Atiqullah, Khwaja (1876-1945) philanthropist and a man of liberal, progressive and secular ideas. The third son of Nawab ahsanullah (1846-1901), Atiqullah was born on 26 July 1876 and received liberal education under the care of British teachers. Besides English he acquired proficiency in Persian and Urdu. Khwaja Atiqullah was well known for his philanthropic activities. He contributed generously for the advancement of education in the country. In 1911 he donated one thousand rupees to the Aligarh University Fund. He was often in debt for his charitable acts. His name is associated with one of the benevolent works performed by his father. The nawab commemorated the marriage ceremony of Atiqullah (7 December 1901) by donating four lakhs rupees for the electrification of the city of Dhaka.
Fond of sports, hunting, poetry and music Atiqullah provided financial support for organising the Hockey Tournament named after him, which was regularly held during his lifetime and remained so for a considerable period even after his death. He could play the violin with great perfection. Sociable and affable by nature he frequently held musical soirees at his residence in dilkusha gardens and invited Qawals and singers from Lucknow and other places. Eminent citizens of Dhaka attended these socio-cultural events, which provided a grand opportunity to the elite of the city to meet, interact and exchange ideas on different relevant issues concerning the society.
The most striking feature of his character was that he nurtured liberal and progressive ideas. He was completely secular in outlook. He was one of the very few members of the NAWAB FAMILY OF DHAKA who supported the secular policies of the indian national congress and remained a member of this organisation till his death. He opposed the 1905 Partition of Bengal, which was supported with great passion and intensity by his brother Nawab Khwaja salimullah. Atiqullah presided over several anti-Partition meetings held in Dhaka and other places. He also sent a memorandum to the Government of India on 31 December 1906, demanding for a 'reconsideration of the Partition of Bengal'.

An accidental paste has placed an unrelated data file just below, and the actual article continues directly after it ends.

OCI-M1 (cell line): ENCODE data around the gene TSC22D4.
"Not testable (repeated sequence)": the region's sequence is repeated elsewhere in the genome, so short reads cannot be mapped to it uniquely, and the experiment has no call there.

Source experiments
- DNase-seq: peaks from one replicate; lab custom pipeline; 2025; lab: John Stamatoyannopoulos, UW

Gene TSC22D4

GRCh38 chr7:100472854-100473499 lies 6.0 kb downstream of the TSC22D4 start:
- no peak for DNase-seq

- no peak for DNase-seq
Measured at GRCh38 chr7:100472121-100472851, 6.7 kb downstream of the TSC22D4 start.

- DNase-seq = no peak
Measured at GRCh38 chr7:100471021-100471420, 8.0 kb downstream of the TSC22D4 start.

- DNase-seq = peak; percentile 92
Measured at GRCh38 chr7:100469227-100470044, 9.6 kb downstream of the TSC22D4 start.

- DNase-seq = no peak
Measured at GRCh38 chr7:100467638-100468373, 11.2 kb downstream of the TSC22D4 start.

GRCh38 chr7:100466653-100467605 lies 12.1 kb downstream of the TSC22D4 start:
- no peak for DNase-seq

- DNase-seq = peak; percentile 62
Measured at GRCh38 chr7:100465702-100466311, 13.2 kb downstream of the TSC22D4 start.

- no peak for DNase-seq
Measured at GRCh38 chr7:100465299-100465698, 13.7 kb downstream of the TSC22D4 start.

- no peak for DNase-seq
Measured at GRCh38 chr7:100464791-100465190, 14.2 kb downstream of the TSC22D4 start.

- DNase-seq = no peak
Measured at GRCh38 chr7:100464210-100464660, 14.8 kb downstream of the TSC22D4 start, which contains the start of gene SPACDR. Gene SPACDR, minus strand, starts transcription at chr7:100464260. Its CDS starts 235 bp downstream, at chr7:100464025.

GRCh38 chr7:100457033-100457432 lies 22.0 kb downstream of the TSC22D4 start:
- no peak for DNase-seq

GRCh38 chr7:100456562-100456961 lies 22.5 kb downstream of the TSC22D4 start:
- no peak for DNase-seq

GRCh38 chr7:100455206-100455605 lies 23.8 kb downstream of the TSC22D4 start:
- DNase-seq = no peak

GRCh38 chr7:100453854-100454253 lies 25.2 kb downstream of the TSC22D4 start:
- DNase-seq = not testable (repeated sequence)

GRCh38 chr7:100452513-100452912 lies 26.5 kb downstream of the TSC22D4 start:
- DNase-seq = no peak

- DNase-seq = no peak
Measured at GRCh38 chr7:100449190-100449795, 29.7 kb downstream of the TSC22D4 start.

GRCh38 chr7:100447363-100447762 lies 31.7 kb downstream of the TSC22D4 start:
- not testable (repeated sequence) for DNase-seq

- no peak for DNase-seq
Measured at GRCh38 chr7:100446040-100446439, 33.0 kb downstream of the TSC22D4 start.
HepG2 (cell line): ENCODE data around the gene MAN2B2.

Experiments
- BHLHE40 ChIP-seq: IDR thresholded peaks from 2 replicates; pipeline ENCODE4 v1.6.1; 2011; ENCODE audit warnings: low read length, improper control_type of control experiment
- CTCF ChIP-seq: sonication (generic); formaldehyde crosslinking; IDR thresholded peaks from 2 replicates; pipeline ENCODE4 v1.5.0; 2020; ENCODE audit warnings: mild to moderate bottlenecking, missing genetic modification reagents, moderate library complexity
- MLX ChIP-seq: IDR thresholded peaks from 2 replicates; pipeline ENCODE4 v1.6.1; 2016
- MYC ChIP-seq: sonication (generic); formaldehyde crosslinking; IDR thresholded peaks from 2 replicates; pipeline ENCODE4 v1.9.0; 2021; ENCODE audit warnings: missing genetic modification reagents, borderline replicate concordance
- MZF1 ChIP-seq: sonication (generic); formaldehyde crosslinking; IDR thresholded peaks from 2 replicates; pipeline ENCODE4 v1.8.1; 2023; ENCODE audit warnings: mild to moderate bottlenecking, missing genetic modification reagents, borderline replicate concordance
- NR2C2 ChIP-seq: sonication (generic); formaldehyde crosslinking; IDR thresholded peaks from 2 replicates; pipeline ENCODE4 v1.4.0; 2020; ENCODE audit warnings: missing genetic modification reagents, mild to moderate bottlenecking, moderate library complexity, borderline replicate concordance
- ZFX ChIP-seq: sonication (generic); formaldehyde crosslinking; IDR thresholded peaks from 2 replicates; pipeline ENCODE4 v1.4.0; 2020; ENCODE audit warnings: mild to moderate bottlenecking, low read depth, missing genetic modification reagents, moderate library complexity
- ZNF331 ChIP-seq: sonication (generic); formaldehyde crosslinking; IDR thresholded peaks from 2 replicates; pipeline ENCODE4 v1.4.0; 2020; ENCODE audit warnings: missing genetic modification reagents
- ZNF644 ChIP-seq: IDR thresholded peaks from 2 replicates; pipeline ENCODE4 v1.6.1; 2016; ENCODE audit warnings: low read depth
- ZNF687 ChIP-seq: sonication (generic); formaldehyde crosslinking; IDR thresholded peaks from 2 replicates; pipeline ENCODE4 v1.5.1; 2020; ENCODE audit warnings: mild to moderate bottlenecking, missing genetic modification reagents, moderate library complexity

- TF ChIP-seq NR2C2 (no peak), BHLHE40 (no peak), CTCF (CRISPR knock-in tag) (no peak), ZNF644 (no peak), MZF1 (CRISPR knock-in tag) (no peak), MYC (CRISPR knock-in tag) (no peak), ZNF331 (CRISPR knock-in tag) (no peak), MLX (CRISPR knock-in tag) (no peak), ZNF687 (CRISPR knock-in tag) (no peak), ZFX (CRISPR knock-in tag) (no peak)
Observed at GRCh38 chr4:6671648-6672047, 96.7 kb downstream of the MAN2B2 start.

At the Calcutta Session of the Indian National Congress (1906) Atiqullah moved a resolution denouncing the Partition and held that the Mussalmans of Eastern Bengal, as a body, were not in favour of the Partition. Regarding the Hindu-Muslim relations he shared the view of Syed Ahmed Khan to the effect that the 'Mahomedans' and the Hindus were two brothers of the same father.
The annulment of the Partition (12 December 1911) made the Muslims of Bengal sorely disappointed and Salimullah convened a meeting of the leading Muslims of Bengal on 30 December 1911 to consider the situation and ventilate their feelings. Barrister Abdur rasul, and Khwaja Atiqullah, among others, attended the meeting. Though the two had initially opposed the Partition they now came to realise that the Partition had given the Muslims of eastern bengal and assam some rare advantages that were previously denied to them, particularly in the field of education. At this meeting Khwaja Atiqullah proposed the inclusion of Sylhet in the Presidency of Bengal.
Atiqullah had a continuous under-current of discord with his brothers over property. It surfaced prominently after Salimullah's death on 16 January 1915, because only a week before his death Salimullah appointed his eldest son (Khwaja habibullah) the Mutawalli of their ancestral property. Atiqullah did not accept the decision, filed a suit with the court claiming that he was the actual designated Mutawalli, but he lost the suit.
It was not, however, the family dispute but his strong political belief that had led Atiqullah to support the ideology of the Indian National Congress. He remained a staunch follower of the Congress till the last day of his life.
The eventful life of Khwaja Atiqullah came to an end in January 1945. Several sons and two daughters survived him. His eldest daughter Farhat Banu was married to his nephew Khwaja shahabuddin (1898-1977), who was closely associated with the University of Dhaka and politics of the country. [Sufia Ahmed]